My current Top 5

My current Top 5


Best Actress 1985: Meryl Streep in "Out of Africa"

Another Best Actress line-up of the 80s, another nominated Meryl-Streep-performance, another accent. In 1985, she was nominated for her performance as Karen Blixen, a Danish woman who follows her new husband to Africa and experiences wild nature and wild romance in Out of Africa. The movie was certainly very popular with the Academy and its win for Best Picture elevated Meryl Streep into an elite circle of performers who have had prominent parts in 3 Best Picture winners.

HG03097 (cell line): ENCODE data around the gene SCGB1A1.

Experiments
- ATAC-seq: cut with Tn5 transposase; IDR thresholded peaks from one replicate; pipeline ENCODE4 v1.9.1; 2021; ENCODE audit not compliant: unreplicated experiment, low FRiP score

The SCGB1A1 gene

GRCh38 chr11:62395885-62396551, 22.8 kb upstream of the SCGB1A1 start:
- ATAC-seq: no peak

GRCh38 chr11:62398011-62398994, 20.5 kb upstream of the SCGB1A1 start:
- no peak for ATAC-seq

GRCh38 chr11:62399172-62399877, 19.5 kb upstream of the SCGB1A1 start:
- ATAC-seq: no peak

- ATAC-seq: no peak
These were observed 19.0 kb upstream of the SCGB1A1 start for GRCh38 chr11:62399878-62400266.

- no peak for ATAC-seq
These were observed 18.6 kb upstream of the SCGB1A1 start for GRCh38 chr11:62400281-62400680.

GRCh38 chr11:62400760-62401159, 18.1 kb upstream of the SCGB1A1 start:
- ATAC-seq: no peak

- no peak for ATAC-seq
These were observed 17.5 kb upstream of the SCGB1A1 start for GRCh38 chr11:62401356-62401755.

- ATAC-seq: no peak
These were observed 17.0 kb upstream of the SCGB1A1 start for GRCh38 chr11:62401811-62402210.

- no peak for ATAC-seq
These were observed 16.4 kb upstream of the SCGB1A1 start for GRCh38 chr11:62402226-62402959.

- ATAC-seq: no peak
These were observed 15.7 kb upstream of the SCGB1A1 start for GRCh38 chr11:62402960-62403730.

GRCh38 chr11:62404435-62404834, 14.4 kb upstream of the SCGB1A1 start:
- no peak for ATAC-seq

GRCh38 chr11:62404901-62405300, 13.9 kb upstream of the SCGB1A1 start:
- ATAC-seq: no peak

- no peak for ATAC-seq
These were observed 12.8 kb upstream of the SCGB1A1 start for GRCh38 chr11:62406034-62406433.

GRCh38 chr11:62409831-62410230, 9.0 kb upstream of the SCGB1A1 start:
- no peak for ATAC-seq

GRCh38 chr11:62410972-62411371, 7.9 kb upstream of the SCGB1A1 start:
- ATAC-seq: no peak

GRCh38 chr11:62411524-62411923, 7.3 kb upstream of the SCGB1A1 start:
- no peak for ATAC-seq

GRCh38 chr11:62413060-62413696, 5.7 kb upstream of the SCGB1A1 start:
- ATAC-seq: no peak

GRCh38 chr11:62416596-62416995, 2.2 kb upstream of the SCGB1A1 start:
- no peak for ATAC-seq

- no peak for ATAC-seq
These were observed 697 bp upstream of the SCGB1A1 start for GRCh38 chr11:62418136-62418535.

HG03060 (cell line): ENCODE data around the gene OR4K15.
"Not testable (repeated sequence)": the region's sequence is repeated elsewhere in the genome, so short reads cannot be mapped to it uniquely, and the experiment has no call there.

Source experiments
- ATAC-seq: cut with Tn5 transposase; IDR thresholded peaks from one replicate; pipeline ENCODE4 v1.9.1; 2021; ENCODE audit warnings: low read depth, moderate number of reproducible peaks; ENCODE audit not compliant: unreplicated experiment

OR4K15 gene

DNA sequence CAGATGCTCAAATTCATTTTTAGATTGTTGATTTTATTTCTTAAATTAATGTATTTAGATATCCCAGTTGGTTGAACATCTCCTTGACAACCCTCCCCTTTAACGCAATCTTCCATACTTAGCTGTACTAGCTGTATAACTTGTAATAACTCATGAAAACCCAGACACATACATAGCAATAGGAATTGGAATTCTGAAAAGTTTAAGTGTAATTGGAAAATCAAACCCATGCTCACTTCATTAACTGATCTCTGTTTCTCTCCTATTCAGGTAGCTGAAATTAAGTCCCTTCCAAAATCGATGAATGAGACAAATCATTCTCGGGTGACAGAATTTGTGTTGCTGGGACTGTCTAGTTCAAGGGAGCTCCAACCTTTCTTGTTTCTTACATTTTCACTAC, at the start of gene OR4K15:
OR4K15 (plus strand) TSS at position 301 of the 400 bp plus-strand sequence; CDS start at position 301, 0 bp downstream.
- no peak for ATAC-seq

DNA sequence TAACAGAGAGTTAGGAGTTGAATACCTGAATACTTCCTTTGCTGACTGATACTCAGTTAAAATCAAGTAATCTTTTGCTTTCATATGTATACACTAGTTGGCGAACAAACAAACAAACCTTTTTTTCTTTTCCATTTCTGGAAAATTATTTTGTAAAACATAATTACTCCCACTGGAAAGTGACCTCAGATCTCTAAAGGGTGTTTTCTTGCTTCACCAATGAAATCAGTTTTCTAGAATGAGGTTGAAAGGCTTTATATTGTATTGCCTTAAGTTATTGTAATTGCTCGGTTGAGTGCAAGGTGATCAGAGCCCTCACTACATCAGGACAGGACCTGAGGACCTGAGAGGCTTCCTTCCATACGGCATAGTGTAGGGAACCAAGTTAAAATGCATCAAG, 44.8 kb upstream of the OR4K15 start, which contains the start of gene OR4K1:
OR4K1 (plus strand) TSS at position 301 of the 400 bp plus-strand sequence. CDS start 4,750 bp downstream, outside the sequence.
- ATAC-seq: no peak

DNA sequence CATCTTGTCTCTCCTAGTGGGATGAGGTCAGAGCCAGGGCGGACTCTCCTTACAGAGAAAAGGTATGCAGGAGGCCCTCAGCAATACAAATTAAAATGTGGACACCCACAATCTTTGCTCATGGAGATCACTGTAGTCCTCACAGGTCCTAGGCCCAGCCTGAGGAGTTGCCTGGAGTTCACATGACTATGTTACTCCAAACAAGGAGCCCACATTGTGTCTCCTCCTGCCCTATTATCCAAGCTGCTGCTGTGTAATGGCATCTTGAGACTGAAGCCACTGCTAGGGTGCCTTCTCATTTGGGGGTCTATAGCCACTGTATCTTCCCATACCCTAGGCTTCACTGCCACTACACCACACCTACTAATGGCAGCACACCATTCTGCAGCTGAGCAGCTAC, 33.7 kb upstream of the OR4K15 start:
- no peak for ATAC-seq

Out of Africa is an opulent, romantic and, despite its length, very captivating epic that presents beautiful people in beautiful landscapes, supported by a beautiful score. Still, all these ingredients don’t turn Out of Africa into Gone with the Wind, another long epic that puts an unconventional female character in the center. But the comparisons to Gone with the Wind provide an interesting observation. Both movies seem to rest on the shoulders of the leading ladies who are present at basically every moment of the story, both characters are fighting for their land, for their existence and for their traditional way of life while realizing the changing times at the same moment. Of course, there are more differences between Scarlett O’Hara and Karen Blixen than similarities but the fact that these two epics seem so completely to depend on the work of the leading actresses is certainly fascinating because it appears only true at a first look. Gone with the Wind, even though a bombastic story, is still a character study that stands and falls with the character of Scarlett – her character and the movie itself are forever bonded together. Out of Africa is different. Sydney Pollack creates some overwhelming images but it seems that he was always more interested in the surroundings and the story itself than in the protagonists. Out of Africa is told through the eyes of Karen Blixen, it follows Karen Blixen and seems to worship Karen Blixen – but it somehow never depends on Karen Blixen. In Out of Africa, Karen is presented as a storyteller and even though she is a woman who takes her destiny into her own hands and is fighting for her own existence, she very often appears rather passive. The movie never really seems to be about what Karen did but rather what happened to her. Her character and the movie are never really bonded together and it seems that Out of Africa could also exist without the central character – Robert Redford gives a serviceable, but not outstanding performance but it doesn’t hurt the overall quality of the movie either and instead, like Meryl Streep, creates all the right emotions without any surprises that might damage the conventional flow of the story. But besides being trapped in a role that demands of her to carry the movie but never thanks her for it, Meryl Streep has another obstacle to overcome – the fact that she isn’t really a romantic lead. She has done tragic romance before and would do it again but it doesn’t really seem like her territory. But Meryl Streep wouldn’t be Meryl Streep if she wasn’t able to overcome all these barriers and still give a well-crafted and layered performance in which she is able to give another display of her undeniable talents.